Robert Tattersall, CFA, is co-founder of the Saxon family of mutual funds and the retired chief investment officer of Mackenzie Investments.
When you can buy merchandise at 40 per cent off the last ticketed price in the weeks before Christmas, you know that the current retail environment is grim. But when even the liquidators are closing up shop, maybe the situation is worse than we realize.
Last week, Columbus, Ohio-based Big Lots Inc. announced it would be shuttering its Canadian operations, which trade under the Liquidation World banner. The 73 stores were acquired in July, 2011 – in what can only be politely described as a "takeunder" at 6 cents a share – but in spite of an experienced U.S. management team, they remain unprofitable and will be gone during the first quarter of 2014.
I must confess to some nostalgia at hearing this, as I have a history with Liquidation World. In my former life at Saxon Funds, we were big shareholders in Liquidation World, along with a number of other value investors. In fact, it was my favourite example of a Ben Graham net-net working capital stock – companies which trade below the liquidating value of their current assets. "After all," I would say, "how can you go wrong buying a liquidation company at a discount to the value of its inventory?" Alas, it was not to be. Even after changing the board and management, the company continued to drift until it was rescued from oblivion by Big Lots.
So, what went wrong and what can we learn about investing in retail stocks from this episode?
Liquidation World began life as a regional operator in Alberta with a focus on opportunistic buys of manufacturers' close-outs and overruns. With the passage of time, the company grew into a national chain and had to buy product simply to keep the shelves stocked, so both price points and the sense of adventure for the customer began to erode. Back in those early days, department stores didn't do their own liquidating and dollar stores had yet to evolve. The company floundered through various strategies and management teams until the arrival of Big Lots put it out of its misery.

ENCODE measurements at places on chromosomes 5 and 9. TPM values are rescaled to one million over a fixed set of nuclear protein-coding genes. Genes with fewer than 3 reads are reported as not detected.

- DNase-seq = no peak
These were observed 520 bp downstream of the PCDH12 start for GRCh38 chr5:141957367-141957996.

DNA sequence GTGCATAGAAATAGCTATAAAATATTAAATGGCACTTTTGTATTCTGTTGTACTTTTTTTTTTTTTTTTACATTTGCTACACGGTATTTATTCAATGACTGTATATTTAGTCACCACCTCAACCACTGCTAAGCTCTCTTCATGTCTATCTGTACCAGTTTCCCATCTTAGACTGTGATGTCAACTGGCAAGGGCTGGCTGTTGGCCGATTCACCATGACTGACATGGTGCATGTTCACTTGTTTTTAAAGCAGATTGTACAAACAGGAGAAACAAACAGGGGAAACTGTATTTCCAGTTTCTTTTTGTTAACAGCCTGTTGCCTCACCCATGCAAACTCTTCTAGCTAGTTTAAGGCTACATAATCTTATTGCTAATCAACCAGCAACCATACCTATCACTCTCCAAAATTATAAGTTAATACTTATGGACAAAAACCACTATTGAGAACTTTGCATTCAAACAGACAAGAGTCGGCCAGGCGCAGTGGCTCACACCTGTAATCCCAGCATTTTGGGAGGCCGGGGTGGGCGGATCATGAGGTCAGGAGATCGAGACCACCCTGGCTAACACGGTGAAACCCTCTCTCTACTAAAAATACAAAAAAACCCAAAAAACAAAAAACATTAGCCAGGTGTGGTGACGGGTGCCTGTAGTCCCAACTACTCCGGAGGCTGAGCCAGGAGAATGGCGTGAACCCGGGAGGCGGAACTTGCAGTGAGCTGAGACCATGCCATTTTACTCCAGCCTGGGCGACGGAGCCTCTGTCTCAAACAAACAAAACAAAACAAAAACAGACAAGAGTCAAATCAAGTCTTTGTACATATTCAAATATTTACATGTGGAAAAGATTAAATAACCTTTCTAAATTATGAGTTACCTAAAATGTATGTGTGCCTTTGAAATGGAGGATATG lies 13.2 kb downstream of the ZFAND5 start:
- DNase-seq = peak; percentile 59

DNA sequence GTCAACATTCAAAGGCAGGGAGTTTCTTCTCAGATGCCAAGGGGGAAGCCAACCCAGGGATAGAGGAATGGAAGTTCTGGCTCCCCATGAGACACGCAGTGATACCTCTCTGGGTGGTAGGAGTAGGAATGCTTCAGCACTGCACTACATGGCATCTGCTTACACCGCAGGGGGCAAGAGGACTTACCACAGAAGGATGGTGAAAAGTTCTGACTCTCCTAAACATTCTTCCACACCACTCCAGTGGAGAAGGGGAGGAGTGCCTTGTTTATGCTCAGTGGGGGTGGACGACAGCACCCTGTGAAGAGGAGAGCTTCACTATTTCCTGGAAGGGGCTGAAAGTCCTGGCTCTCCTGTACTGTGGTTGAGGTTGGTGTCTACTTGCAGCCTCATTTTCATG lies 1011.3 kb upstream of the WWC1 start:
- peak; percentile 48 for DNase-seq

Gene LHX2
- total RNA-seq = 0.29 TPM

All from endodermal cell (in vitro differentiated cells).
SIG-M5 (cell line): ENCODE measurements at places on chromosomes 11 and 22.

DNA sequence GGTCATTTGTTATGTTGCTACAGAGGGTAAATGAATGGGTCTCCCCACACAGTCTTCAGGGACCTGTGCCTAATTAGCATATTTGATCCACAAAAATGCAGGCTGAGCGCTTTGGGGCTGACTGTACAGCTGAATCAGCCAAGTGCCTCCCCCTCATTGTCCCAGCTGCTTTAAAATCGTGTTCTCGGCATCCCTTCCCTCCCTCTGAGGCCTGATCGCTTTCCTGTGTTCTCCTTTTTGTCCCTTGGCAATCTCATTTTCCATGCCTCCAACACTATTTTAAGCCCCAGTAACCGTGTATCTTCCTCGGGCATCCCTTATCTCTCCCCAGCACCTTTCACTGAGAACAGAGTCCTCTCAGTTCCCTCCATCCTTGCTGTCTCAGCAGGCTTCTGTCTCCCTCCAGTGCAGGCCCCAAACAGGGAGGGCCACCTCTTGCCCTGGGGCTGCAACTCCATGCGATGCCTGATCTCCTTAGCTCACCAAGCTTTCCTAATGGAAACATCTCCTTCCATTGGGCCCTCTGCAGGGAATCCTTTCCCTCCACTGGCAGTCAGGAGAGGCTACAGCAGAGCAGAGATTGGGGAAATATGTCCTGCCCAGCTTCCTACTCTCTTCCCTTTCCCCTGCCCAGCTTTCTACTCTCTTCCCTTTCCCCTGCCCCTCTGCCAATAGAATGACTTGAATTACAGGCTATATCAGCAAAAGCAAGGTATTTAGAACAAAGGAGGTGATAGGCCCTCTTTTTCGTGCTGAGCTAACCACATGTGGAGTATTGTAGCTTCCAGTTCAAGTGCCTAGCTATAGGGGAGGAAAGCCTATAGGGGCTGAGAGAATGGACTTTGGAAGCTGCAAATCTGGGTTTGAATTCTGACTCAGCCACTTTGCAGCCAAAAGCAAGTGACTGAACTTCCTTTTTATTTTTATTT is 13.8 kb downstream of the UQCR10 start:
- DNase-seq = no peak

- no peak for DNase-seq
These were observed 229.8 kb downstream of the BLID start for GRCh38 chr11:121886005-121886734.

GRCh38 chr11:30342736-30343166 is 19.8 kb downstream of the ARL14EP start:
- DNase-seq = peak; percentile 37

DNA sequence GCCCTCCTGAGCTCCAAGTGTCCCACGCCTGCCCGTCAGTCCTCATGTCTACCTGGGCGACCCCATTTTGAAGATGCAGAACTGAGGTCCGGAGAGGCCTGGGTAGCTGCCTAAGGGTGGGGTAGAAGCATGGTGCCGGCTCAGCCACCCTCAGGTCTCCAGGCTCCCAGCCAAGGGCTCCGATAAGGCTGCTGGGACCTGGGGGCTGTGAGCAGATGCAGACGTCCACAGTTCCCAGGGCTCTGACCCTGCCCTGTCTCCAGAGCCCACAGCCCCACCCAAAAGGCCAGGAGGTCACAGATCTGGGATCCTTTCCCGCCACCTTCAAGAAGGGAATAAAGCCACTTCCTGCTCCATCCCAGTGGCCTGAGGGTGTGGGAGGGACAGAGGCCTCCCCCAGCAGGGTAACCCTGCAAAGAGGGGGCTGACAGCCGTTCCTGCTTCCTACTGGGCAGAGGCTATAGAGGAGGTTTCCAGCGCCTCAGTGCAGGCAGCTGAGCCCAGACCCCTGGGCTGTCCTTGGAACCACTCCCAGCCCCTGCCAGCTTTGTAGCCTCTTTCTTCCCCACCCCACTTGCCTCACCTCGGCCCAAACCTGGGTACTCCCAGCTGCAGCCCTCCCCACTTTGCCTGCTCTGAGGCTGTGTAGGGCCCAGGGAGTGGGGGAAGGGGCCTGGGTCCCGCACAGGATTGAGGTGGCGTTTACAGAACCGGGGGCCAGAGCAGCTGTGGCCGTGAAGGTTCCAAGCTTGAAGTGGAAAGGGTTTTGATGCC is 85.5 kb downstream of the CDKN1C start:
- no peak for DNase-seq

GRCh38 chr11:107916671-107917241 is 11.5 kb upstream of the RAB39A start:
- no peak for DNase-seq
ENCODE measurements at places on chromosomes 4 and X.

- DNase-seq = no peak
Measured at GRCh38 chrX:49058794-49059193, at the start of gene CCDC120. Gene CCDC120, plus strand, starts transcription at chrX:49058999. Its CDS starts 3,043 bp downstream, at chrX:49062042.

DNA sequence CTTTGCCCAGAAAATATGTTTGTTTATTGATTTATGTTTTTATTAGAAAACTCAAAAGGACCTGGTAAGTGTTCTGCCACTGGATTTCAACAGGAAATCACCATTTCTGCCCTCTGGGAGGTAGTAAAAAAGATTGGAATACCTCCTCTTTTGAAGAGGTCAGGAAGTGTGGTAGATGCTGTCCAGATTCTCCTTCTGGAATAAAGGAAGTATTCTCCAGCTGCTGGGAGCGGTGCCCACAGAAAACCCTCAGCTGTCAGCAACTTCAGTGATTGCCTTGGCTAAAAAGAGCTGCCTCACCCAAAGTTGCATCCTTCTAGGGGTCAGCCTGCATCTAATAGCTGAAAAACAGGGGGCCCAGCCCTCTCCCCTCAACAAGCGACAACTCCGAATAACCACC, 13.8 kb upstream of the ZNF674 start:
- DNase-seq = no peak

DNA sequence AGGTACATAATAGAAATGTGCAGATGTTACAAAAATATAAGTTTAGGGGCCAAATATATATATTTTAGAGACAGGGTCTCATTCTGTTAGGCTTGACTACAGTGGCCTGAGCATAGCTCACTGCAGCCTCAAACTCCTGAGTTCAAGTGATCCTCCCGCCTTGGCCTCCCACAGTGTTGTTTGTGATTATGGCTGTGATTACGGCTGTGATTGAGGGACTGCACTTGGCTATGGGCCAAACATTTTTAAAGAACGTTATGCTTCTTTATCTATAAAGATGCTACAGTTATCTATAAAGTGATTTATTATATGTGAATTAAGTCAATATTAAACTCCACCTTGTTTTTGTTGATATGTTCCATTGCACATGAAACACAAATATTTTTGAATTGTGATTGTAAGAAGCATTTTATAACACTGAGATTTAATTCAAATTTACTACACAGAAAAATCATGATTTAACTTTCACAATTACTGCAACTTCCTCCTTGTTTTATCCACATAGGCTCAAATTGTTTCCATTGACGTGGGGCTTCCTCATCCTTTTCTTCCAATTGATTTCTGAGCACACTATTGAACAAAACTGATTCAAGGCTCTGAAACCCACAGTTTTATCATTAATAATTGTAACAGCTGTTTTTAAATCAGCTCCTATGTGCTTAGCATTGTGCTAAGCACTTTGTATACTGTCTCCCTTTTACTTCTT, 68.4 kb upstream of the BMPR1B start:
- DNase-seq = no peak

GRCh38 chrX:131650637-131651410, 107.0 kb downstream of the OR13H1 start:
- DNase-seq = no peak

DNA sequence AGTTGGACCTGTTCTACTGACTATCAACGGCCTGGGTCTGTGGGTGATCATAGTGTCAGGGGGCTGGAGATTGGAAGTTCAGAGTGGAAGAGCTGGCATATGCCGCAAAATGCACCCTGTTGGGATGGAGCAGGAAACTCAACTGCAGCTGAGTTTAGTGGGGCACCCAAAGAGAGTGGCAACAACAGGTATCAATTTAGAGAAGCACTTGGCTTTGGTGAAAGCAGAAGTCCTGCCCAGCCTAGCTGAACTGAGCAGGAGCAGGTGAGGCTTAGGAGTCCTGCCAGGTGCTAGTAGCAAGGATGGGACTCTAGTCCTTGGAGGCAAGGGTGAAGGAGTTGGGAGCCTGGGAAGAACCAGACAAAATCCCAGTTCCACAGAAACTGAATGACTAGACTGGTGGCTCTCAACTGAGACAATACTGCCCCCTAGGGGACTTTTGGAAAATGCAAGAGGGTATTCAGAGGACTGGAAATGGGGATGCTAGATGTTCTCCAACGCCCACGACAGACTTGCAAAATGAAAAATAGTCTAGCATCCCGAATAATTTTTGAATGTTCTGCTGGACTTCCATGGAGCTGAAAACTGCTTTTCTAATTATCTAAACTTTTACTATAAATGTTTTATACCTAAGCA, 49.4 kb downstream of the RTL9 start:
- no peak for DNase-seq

The first lesson is that it is virtually impossible in the retail sector to create the defensible "moat" sought by Warren Buffett. By definition, any successful strategy will be seen, not just by your customers, but also by your competitors who will do their best to replicate it. For example, the first drugstore to place the pharmacy at the back of the store so that customers have to pass all the other products may have had a competitive advantage, but the rest of the industry could follow suit in a matter of weeks.
The second lesson is that a successful niche operation does not translate well into a national chain. Management oversight, creative flexibility and rapid response time all go out the window when a business expands over several time zones. The urge to broaden the product offering results in higher dollar revenues, but also a diluted brand image and a lower return on capital. By this time, professional management is usually on the scene, so they endorse this evolution because bigger companies pay higher salaries. Investors, however, pay a premium for high returns on capital and are less enthusiastic about growth for its own sake.
The final lesson is that although the overall economy is growing, we are buying less physical "stuff." Downloadable ringtones, personal training sessions and visits to the spa all contribute to GDP, but they don't require a trip to the store. Retailers of physical stuff are fighting a rearguard action against the purveyors of services and experiential products.
It is possible, of course, that there are retail niches offering a sustainable competitive advantage. Right now, the dollar store category seems to fill that bill in a slow growth economy. That is possible. But last week, Larry Rossy, Dollarama's chief executive, said: "It will all look great if we have nice, good weather for the next three weeks across Canada – we'll look like geniuses. If it starts snowing and we can't get to our stores, then we'll probably look like less than geniuses."
On the face of it, these are prudent words from a seasoned retail executive. They could also have come from the mouth of a farmer or a ski resort operator: In other words, we don't control our own destiny. There is nothing wrong with investing in an industry with a weather-dependent profile, but only if the valuation fully reflects that risk.